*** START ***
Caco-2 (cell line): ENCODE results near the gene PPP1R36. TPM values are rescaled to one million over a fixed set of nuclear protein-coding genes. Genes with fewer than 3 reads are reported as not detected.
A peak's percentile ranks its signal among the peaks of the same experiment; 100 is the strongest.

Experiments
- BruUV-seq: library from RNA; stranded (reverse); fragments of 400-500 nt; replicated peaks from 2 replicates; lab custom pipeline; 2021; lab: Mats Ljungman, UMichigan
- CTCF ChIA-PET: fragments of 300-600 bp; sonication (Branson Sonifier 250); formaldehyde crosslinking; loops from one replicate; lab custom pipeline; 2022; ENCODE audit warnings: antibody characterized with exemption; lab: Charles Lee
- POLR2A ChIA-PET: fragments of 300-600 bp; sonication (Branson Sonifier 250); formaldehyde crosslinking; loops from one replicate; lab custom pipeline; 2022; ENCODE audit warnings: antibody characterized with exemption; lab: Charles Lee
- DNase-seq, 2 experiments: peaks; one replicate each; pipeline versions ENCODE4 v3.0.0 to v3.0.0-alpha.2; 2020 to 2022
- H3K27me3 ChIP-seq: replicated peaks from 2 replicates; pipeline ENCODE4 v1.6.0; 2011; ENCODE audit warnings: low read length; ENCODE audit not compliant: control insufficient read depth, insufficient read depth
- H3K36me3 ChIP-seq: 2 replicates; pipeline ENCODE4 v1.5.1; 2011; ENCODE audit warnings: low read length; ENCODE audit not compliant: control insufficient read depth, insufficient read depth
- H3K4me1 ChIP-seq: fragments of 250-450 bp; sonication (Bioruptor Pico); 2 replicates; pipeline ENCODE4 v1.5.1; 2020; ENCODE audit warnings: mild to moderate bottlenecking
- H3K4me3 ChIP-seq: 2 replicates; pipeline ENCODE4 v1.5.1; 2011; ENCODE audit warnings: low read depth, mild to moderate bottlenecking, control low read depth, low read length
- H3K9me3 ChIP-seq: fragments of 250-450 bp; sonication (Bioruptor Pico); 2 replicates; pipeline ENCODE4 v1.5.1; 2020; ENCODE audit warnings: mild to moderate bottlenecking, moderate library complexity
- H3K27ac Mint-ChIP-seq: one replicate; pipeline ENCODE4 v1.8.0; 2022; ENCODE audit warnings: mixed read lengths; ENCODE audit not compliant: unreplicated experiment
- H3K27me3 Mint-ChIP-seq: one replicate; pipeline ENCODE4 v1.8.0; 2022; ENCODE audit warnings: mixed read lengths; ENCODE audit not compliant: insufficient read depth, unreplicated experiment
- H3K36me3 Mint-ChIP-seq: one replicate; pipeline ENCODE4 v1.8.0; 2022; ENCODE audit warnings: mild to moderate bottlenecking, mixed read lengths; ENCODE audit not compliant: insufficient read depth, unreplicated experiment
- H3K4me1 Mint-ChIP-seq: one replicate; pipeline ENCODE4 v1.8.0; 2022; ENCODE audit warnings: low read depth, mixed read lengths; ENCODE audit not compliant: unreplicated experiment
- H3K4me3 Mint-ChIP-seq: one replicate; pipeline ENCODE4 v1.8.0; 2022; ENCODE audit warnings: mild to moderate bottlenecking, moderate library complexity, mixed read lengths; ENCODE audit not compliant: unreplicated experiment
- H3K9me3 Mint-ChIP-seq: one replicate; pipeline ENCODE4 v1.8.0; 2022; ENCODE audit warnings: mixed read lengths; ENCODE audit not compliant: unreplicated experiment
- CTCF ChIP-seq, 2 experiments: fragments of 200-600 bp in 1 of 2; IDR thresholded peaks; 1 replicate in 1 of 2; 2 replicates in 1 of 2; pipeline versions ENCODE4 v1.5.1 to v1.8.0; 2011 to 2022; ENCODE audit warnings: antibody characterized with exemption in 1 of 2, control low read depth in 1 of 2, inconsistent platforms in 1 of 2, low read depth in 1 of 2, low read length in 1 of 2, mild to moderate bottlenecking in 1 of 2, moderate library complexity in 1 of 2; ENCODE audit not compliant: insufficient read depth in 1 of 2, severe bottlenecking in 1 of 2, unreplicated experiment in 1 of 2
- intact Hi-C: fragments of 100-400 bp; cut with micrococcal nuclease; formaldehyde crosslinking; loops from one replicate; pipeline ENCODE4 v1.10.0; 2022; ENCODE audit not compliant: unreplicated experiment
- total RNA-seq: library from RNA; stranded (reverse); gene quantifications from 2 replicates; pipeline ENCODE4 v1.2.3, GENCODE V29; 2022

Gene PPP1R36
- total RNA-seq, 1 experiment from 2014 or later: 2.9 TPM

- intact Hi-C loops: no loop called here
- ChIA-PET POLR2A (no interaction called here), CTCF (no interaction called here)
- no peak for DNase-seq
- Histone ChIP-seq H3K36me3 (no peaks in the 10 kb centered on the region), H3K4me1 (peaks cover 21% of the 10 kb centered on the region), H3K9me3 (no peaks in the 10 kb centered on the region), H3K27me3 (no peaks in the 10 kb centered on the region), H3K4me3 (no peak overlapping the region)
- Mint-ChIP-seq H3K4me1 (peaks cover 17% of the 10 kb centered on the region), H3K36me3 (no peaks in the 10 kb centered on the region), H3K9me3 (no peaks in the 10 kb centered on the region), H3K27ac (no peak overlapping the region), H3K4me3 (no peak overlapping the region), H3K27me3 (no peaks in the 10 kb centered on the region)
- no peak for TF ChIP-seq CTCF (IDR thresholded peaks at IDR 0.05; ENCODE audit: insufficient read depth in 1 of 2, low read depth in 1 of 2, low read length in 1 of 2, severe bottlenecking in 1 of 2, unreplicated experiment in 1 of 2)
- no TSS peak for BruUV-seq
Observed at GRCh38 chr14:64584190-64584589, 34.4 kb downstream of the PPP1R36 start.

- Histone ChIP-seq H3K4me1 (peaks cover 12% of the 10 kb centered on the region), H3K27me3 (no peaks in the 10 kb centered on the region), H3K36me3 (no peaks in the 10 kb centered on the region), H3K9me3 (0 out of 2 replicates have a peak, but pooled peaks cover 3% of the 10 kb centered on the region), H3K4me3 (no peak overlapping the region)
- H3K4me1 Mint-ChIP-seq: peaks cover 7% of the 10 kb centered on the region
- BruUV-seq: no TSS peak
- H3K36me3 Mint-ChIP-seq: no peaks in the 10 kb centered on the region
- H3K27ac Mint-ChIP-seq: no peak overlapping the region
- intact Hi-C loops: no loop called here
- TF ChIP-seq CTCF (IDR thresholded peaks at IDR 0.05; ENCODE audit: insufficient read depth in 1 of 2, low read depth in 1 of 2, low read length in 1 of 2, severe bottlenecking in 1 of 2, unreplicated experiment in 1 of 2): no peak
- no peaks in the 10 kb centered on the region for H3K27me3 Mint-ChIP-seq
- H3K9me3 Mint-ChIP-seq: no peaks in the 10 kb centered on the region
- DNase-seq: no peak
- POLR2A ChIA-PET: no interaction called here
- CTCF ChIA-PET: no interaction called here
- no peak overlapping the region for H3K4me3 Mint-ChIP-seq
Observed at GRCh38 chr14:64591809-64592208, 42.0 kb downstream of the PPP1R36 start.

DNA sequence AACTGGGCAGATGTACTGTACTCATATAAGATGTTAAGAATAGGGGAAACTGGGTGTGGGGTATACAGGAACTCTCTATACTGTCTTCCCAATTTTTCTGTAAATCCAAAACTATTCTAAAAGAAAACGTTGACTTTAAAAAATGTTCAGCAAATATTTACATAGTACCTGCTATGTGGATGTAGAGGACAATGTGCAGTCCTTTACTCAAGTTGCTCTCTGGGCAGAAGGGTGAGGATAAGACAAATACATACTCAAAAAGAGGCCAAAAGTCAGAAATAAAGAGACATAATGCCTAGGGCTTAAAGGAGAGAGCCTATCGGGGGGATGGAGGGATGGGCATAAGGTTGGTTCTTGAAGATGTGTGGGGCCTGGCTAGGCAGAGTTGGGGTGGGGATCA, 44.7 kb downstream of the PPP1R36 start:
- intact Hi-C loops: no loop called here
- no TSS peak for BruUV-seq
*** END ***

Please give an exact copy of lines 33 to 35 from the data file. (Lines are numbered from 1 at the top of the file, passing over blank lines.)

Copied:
- H3K4me1 Mint-ChIP-seq: peaks cover 7% of the 10 kb centered on the region
- BruUV-seq: no TSS peak
- H3K36me3 Mint-ChIP-seq: no peaks in the 10 kb centered on the region